At the same time, Korean suppliers were given large orders to build the economy of scale, Samsung and SK Hynix previously operated in their comfort zone, preferring to work with whom they were familiar with, but Abe's retaliations forced Samsung and SK Hynix to take risks on local suppliers and that risk paid off. This was a painful transition, but it worked.

This is the reason why Abe's materials retaliation is no longer in the news even though it is still in effect, Koreans can now do business without materials supplied from Japan.

This is excellent. Can you put some sources here as well?

-1 ( +1 / -2 )

Yep, whatever, this coming from someone dwelling in 2011. Your far right government reminisced about its former glory for far too long and thought it’s supplies were indispensable. How wrong were they.

0 ( +2 / -2 )

@septim dynasty

It is true that Japanese companies are scaling up production in south korea and taiwan but the important ones aren't doing it.

-3 ( +1 / -4 )

@Tom Doley

Okay...whatever.

-3 ( +1 / -4 )

@Sindhoor GK

The main aim of the export restrictions is just to give South Korea's competitors like TSMC, Micron build up a lead on longterm scale

Abe san had no such grand vision like you claim. Abe san was ill-advised by Japan's rightwing MITI bureaucrats that Japanese materials were irreplicable and Korea would surrender in 2 months if Japan banned their export. To the dismay of Abe san and MITI bureaucrats, Korea was shockingly immune and was able to switch suppliers in 2 months.

it's already working.

No it's not.

working very closely with Japanese companies(for the upcoming 2nm plant).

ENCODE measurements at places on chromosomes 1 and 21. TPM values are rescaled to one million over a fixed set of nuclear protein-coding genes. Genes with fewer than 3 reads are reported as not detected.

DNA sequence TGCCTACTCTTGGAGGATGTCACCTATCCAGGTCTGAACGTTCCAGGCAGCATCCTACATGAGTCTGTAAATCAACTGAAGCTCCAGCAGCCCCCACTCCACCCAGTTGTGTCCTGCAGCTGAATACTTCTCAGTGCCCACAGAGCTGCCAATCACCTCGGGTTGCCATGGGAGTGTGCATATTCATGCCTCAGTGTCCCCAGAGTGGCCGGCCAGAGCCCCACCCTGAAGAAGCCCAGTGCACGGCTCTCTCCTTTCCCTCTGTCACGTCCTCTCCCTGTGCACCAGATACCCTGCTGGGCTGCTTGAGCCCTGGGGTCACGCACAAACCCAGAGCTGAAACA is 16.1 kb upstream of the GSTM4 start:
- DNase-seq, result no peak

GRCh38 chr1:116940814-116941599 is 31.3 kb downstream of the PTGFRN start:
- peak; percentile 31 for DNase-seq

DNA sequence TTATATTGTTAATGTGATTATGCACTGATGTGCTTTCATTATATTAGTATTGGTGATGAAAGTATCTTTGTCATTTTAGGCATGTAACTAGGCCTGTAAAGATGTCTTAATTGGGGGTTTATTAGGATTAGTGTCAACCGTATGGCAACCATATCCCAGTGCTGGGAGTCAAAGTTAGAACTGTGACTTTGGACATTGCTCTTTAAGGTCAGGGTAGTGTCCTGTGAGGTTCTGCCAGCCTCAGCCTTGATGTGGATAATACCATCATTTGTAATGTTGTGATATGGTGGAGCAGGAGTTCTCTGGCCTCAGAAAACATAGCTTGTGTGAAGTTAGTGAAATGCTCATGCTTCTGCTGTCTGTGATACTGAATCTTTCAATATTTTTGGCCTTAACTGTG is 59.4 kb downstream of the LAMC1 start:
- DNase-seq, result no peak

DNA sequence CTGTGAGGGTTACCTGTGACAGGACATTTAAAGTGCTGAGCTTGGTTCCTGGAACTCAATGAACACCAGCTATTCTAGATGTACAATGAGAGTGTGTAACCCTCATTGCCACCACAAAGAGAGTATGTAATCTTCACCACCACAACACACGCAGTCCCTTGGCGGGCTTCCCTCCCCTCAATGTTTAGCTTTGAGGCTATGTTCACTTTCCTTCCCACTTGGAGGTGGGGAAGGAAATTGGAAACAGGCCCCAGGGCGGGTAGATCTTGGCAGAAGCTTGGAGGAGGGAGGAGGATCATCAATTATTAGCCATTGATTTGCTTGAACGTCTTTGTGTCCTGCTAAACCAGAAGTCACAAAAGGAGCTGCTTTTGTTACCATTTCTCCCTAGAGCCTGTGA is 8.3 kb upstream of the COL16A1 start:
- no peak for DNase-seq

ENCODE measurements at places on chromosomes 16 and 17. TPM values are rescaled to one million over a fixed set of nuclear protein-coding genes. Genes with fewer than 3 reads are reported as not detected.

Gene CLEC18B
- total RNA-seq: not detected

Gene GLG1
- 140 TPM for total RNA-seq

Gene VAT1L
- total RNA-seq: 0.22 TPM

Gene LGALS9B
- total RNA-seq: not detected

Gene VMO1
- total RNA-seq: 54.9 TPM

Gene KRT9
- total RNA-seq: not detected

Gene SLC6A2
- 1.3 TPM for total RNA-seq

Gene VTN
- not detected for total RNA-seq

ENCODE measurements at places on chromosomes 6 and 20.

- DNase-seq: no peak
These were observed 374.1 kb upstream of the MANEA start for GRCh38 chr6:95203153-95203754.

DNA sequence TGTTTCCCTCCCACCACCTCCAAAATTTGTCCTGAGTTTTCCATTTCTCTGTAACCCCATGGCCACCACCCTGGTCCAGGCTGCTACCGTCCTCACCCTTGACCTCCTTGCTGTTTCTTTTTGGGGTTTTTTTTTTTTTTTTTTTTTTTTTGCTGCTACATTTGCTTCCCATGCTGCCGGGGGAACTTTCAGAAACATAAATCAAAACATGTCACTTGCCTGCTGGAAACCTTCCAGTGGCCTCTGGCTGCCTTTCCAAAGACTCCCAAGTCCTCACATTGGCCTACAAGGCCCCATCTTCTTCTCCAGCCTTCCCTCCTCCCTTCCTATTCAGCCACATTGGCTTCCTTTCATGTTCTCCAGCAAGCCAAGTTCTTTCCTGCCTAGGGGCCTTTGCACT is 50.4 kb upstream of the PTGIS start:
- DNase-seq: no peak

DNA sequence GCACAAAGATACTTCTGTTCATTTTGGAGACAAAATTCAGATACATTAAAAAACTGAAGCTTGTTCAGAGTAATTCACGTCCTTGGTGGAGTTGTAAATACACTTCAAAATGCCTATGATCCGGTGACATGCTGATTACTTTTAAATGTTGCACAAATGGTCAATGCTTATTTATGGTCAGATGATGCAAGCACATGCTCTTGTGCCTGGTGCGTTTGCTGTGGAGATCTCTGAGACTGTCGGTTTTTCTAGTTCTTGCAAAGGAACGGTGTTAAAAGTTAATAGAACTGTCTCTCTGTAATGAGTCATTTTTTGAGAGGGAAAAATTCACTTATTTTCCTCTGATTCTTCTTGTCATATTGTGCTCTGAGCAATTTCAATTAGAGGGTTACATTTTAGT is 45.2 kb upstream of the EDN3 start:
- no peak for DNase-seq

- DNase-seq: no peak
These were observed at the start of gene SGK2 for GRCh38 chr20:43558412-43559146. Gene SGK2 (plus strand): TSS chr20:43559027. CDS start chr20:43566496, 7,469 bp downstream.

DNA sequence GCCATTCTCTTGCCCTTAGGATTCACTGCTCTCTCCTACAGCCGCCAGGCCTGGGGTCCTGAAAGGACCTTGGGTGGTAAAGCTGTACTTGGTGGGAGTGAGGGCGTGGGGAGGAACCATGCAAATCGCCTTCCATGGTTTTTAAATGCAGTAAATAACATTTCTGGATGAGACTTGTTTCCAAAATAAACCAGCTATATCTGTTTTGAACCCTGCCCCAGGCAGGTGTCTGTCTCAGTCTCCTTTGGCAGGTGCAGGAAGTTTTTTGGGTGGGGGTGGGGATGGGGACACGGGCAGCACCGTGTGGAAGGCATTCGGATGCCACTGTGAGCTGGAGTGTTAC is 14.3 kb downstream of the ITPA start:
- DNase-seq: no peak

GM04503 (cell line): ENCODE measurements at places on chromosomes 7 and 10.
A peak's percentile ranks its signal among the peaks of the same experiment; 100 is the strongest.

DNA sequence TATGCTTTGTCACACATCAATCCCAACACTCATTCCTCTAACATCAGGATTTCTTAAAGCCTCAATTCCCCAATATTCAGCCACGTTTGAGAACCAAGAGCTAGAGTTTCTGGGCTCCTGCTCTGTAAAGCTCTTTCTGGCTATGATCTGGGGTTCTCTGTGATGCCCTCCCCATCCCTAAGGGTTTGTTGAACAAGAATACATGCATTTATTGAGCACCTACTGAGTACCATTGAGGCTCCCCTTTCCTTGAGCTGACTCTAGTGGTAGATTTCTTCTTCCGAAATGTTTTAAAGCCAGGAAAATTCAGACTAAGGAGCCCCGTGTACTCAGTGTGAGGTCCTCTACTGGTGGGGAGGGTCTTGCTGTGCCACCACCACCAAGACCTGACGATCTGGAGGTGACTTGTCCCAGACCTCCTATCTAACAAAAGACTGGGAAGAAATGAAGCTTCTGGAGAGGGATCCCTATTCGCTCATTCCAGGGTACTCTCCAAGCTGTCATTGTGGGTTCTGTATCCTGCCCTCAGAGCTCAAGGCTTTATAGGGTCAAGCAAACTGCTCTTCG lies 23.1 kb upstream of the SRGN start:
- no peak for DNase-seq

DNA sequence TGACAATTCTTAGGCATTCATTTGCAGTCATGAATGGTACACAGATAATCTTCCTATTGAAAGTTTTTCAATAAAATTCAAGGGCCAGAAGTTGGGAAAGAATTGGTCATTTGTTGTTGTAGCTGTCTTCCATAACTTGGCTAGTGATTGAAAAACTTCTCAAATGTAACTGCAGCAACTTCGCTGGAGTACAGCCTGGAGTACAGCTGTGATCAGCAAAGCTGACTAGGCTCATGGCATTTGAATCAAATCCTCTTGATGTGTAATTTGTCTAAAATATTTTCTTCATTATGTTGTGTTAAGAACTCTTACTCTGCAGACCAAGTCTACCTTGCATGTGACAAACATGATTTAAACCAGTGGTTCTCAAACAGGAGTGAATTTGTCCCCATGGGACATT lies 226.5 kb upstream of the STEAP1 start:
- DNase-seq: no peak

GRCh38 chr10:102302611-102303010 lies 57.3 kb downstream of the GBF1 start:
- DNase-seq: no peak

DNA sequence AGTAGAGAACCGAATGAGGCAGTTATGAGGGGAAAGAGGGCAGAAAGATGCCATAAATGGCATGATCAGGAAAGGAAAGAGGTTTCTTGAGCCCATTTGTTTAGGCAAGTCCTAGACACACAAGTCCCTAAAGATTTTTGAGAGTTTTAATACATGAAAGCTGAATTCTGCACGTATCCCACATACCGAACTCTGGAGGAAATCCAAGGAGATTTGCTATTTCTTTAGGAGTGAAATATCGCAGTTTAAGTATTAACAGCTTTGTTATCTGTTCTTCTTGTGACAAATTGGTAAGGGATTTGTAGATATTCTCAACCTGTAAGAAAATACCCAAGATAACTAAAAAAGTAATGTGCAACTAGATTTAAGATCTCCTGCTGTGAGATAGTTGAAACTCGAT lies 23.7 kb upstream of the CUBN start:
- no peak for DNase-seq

It's a 20nm fab, not 2nm. The title of this very article says 20nm.

0 ( +2 / -2 )

@Samit basu

i aren't talking about this one lol. this is just for automotive chips.

-2 ( +1 / -3 )

@Samit Basu

METI has been in talks with TSMC and others since 2013.

-2 ( +1 / -3 )

Semiconductor industry's history tells us that this isn't going to be sustainable for long.

How so? The history you are talking about is when the there were many players in the chip making industry. But now it is being massively consolidated with chip designers like Intel outsourcing manufacturing to Samsung. Both TSMC and Samsung are trying to up production capacity to meet the increasing demand for chips. And this has worked for Samsung. Their foundry market share has jumped to 19% in 2020 from 3% in 2016 leaving traditional foundries like UMC and Global Foundries in the dust.

2 ( +2 / -0 )

What do you need all such sophisticated chips in cars for? Cars could drive for decades without even one chip, and that was fun driving them. Nowadays you can’t even repair them yourself, waiting in congestions and before thousands of forbidding signs is normal and soon they will forbid the usual motors and replace it with a battery and some little mechanical parts like in toy cars. Maybe the final product will soon be only a very big chip with four wheels attached, but prohibited moving. lol

0 ( +0 / -0 )